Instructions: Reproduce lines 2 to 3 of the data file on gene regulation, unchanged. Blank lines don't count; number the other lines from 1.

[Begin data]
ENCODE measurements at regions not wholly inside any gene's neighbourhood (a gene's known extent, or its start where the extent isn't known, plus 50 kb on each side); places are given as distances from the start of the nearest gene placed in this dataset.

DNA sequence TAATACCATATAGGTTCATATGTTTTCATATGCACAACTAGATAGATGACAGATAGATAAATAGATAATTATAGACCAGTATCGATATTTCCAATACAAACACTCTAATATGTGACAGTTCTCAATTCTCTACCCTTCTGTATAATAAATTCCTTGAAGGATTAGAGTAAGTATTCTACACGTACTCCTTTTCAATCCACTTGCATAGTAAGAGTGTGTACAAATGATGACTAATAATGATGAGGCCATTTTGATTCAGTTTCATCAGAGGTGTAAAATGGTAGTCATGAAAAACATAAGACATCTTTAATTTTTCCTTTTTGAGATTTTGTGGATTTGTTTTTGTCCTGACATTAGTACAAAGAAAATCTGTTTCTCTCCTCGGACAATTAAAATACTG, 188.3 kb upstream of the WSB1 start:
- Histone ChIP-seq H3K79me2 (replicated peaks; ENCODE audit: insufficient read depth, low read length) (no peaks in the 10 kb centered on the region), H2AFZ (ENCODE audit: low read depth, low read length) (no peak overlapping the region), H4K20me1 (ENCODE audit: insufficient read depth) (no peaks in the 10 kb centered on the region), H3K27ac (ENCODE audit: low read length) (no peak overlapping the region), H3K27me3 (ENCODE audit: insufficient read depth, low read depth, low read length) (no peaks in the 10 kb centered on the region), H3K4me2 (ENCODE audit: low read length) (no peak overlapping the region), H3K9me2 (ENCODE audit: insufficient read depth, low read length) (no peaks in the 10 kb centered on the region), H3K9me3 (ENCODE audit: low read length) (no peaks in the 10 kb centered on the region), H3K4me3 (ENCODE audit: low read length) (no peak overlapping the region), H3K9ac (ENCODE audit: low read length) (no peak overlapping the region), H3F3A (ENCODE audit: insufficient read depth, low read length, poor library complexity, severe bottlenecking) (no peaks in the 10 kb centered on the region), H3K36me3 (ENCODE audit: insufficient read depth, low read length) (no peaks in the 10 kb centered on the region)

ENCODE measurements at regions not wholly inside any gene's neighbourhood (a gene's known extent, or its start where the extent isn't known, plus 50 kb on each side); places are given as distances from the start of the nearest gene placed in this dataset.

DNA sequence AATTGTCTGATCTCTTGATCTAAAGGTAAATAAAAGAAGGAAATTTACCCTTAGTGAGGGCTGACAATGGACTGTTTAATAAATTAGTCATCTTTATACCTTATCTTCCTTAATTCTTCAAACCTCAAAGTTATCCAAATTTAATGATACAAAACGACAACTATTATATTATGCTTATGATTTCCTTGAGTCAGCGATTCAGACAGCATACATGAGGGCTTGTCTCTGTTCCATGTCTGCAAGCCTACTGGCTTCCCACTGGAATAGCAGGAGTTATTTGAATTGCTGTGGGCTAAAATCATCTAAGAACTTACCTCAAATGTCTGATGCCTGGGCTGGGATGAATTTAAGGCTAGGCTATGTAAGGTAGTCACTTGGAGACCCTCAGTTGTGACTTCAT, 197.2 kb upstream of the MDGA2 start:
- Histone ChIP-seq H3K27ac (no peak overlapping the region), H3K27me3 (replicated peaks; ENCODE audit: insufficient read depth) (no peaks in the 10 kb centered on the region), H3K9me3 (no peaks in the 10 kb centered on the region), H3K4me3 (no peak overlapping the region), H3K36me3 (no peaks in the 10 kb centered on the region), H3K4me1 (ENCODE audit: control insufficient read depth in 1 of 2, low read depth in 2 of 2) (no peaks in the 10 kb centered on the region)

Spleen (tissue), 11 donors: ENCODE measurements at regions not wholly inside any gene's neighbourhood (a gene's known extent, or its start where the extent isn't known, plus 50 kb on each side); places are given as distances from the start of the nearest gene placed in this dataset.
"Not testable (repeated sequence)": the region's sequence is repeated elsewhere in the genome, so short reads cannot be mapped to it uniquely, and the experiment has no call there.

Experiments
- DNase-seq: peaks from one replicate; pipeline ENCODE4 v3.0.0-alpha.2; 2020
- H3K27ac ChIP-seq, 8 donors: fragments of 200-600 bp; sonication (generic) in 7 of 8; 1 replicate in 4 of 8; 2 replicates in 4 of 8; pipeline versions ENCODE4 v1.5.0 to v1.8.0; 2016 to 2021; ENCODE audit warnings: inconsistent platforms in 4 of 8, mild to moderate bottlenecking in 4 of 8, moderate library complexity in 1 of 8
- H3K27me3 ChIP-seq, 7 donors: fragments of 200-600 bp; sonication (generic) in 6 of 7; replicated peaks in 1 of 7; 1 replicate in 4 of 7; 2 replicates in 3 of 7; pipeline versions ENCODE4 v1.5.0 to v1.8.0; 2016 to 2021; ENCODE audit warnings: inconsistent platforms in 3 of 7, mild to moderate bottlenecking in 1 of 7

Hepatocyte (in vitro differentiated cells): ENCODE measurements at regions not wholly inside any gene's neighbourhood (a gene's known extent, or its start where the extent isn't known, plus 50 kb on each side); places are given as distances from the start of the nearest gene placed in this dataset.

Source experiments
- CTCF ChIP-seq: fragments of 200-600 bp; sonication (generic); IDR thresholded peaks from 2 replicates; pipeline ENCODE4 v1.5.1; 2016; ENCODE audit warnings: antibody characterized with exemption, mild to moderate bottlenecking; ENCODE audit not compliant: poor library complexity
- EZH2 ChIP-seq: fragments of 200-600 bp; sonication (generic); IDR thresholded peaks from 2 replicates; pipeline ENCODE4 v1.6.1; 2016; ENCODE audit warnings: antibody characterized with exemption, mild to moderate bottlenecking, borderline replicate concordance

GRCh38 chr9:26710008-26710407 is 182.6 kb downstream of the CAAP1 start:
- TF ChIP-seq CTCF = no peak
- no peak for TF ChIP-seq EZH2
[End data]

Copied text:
DNA sequence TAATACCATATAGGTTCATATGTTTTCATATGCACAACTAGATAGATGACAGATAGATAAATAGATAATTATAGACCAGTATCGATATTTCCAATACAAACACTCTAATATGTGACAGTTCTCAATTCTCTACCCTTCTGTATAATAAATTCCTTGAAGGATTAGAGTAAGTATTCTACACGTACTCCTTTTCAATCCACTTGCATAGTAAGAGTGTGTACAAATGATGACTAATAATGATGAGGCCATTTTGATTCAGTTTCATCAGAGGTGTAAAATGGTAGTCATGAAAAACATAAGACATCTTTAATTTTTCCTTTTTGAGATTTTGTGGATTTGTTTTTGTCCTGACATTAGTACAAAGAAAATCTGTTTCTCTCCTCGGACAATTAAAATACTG, 188.3 kb upstream of the WSB1 start:
- Histone ChIP-seq H3K79me2 (replicated peaks; ENCODE audit: insufficient read depth, low read length) (no peaks in the 10 kb centered on the region), H2AFZ (ENCODE audit: low read depth, low read length) (no peak overlapping the region), H4K20me1 (ENCODE audit: insufficient read depth) (no peaks in the 10 kb centered on the region), H3K27ac (ENCODE audit: low read length) (no peak overlapping the region), H3K27me3 (ENCODE audit: insufficient read depth, low read depth, low read length) (no peaks in the 10 kb centered on the region), H3K4me2 (ENCODE audit: low read length) (no peak overlapping the region), H3K9me2 (ENCODE audit: insufficient read depth, low read length) (no peaks in the 10 kb centered on the region), H3K9me3 (ENCODE audit: low read length) (no peaks in the 10 kb centered on the region), H3K4me3 (ENCODE audit: low read length) (no peak overlapping the region), H3K9ac (ENCODE audit: low read length) (no peak overlapping the region), H3F3A (ENCODE audit: insufficient read depth, low read length, poor library complexity, severe bottlenecking) (no peaks in the 10 kb centered on the region), H3K36me3 (ENCODE audit: insufficient read depth, low read length) (no peaks in the 10 kb centered on the region)